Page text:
It’s been pointed out that I left off with us in a squall, 100 miles from the Suriname River and then went quiet. Sorry about that.
Navigating up the river was straightforward—we came in on the flood and rode it 30 miles to the moorings at River Breeze in Domburg. There we met the marina owners and settled in to the welcoming space with its friendly restaurant, well-stocked book exchange, pretty pool, clean showers and washing machine: Pretty much a cruiser’s paradise.
Our first full day was spent taking the bus into Paramaribo (and learned that buses are cheap, crowded, irregular and slow—we opted to rent a car after our first effort to economize). In the city we checked in; a surprisingly quick and easy procedure for us which turned out to be the exception, rather than the more typical experience. Then we hit a clinic to have my ear infection taken care of. $45 US and a trip to the Apoteek and I had a fistful of new antibiotics. Then it was off to the grocery store.
It’s been five months since we’ve been in a store that boasts more than four or five types of fresh fruits and vegetables, fresh milk or a selection of cheese, baked goods and chocolate.
While most tourists probably hit a grocery store now and again for snacks or supplies—in our first four days we went to at least six different shops. We’d slowly wander up and down the aisles admiring options of things we’d long run out of, or never knew existed: real fruit concentrates from the Netherlands, tonic of a known name brand, corn tortillas, fair trade chocolate, sesame oil, bagels, fresh anything…
Who needs a museum?
The hardware stores, chandleries and supermarkets might seem like culture enough, but we did spend a day as tourists; visiting the main cathedral, the rum distillery and Fort Zeelandia, which was originally built by the English then taken over by the Dutch. Most of our time though has been spent trying to decipher Dutch names (why so many letters?), eating fresh tropical fruit (mmmm) and navigating the medical system.
Just after I finally recovered from my ear infection and we were starting to plan an inland trip to the Amazon River basin-Evan developed symptoms of a heart attack: moderate squeezing pain in the chest, left arm was tingling/numb, he had some edema (swelling) in his feet and ankles and very high blood pressure. The marina owners provided me and Ev with a ride to the hospital and he was quickly admitted into an overwhelmed emergency room.
The experience was intense--the doctors train in the Netherlands, so that was good, but the vibe is developing world. It was the last day of Ramadan, and a holiday, so there were a number of well-dressed people in distress. At one point several ambulances from a car accident arrived--one of the young men died and there was a very public visitation/mourning in the small emergency room. He was a beautiful young guy and looked flawless (Ev saw the whole process of doctors working on him etc-it's a small emergency room) the disbelief in his death was raw and overpowering. At least 30 people were in to see him and were wailing.
Not long after this, the head doctor let us know that while Evan wasn't showing classic signs of a heart attack-he wanted to admit him for observation and to see how he did through the night. The initial EKG was negative (i.e. didn't show any heart irregularities or damage) and they did some initial blood tests which were also negative. But the next day one enzyme marker (CPK) went quite high, which can be a symptom of a heart attack. At this point the doctors admitted him to the cardiac unit for an angiogram-which they (English being a second language-and us not being versed on heart attacks) told us was surgery, not simply an exploratory procedure.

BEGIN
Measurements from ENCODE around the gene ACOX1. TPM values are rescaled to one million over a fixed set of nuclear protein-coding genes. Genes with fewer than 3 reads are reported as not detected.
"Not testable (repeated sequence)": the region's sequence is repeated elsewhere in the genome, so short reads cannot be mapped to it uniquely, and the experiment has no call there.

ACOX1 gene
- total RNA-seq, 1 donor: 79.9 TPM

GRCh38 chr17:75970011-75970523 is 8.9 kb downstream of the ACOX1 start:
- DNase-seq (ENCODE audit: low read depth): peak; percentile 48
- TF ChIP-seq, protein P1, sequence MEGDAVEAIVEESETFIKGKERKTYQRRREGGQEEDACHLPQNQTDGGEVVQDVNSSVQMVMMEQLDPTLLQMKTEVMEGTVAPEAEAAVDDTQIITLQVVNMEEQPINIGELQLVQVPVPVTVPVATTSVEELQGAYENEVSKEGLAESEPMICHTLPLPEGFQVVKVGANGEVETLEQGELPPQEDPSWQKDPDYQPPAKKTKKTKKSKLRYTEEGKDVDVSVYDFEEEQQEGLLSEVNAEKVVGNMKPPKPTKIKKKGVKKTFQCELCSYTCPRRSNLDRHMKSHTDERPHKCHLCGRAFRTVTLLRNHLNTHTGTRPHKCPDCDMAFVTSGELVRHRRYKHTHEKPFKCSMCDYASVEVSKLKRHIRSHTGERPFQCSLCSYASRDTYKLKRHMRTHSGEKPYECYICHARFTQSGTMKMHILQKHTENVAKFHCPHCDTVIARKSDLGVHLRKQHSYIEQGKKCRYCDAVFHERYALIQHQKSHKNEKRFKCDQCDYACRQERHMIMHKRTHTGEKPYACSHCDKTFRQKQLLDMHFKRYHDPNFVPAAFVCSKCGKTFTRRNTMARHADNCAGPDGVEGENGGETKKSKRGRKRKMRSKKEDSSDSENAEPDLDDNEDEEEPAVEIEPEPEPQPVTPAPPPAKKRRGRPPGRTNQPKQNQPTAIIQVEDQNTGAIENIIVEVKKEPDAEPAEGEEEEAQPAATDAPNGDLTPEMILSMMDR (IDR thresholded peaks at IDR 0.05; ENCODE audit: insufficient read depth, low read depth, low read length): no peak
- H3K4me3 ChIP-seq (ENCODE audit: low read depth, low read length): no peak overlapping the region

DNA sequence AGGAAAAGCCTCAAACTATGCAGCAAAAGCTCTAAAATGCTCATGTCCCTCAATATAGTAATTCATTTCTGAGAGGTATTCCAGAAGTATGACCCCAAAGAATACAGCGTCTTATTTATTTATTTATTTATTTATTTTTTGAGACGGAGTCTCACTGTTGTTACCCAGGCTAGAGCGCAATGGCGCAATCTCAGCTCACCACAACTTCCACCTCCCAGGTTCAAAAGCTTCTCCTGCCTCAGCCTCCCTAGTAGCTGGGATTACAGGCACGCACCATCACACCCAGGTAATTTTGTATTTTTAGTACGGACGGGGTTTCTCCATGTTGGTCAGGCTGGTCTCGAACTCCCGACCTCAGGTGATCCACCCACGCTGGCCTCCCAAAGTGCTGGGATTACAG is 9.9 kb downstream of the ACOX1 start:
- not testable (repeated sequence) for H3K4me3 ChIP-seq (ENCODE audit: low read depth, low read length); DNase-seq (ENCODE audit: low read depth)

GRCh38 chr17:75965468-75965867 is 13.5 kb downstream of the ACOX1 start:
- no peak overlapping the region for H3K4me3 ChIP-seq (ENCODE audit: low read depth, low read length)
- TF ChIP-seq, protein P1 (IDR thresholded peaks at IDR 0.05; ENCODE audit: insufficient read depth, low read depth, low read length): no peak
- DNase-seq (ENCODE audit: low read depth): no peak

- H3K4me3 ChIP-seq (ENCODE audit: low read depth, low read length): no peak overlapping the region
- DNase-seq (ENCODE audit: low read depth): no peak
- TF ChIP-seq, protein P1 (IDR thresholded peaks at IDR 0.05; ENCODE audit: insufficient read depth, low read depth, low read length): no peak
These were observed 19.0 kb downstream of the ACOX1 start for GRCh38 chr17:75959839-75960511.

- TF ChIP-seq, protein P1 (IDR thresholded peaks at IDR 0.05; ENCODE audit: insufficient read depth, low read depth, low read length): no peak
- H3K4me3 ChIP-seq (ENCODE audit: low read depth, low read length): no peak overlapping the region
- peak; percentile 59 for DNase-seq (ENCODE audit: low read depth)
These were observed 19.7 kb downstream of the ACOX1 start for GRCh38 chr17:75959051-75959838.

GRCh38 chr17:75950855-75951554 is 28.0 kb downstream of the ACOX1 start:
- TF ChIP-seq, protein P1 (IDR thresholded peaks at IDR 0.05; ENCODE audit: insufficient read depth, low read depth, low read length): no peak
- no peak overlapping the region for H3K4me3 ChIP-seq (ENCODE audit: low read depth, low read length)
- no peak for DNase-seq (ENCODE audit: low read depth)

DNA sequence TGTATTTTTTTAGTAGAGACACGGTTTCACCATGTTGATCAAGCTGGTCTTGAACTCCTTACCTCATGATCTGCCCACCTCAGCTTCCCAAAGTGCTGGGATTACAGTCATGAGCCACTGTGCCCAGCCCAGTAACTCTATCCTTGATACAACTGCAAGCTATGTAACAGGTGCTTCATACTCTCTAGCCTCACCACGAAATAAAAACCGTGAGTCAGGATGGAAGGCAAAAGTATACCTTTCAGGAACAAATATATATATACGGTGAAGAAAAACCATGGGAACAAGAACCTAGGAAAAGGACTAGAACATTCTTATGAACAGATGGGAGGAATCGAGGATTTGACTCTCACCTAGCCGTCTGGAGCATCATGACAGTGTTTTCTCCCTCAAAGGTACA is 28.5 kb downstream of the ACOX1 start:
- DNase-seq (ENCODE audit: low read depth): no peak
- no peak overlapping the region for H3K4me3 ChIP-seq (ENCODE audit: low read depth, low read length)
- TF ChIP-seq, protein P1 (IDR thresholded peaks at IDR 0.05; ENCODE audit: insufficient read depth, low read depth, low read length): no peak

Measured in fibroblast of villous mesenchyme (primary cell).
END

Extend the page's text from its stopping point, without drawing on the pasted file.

Communication was an issue for both Evan as the patient and me as the family. When I got home from the hospital I realized I had no idea *which* hospital I had left him in. The next day, when I called the hospital to track him down, I was told to come in and look for him-starting with where I'd last seen him. Payment had to be made in advance of the procedure-and my last contact with Ev and his doctors (before I lost them again…) was that based on the blood test he had definitely had a heart attack and needed immediate surgery and likely a stent-but first I had to pay.
Suriname is in a state of economic distress. Bank machines only give out <$200 at a time credit cards aren't accepted at any businesses (or the hospital) and the currency is devaluing on a daily basis. I was asked to pay a deposit. Initially I was asked for $4400 Suriname $$ or about $750 US, but when I returned with that amount I was told that because of the chance of Evan needing more intensive care in I'd need a deposit equalling 6 days in the hospital's Coronary Care Unit or $1200 US x 6 = $7200. And I'd need it by 7am the next day (it was now past bank closing) or they'd delay his surgery…
Eventually, the hospital accepted what I was able to pull together with the huge assistance of Ley and Neil (about $5200 US-we eventually were refunded $2200 so the total cost of care came to $3000). Ev had the angiogram and gleefully learned he has the arteries of a much younger man and that aside from the puzzle of the increasing CPK #'s and high cholesterol that needs treating, his symptoms were likely caused by some type of esophageal spasms-a very common source of misdiagnosed heart attacks.
He left the hospital as soon as he had recovered from the angiogram--something about noisy roommates, a 4 am bath time and the food at the place being a disappointment. Most meals consisted of four slices of bread and a condiment.
So we're back at home on the river-monkeys in the trees, birds overhead. We'll be leaving for Trinidad and Tobago in a few days: Our touring in Suriname limited to Paramaribo and the hospital. But we're all healthy and happy-which we were reminded is what really counts.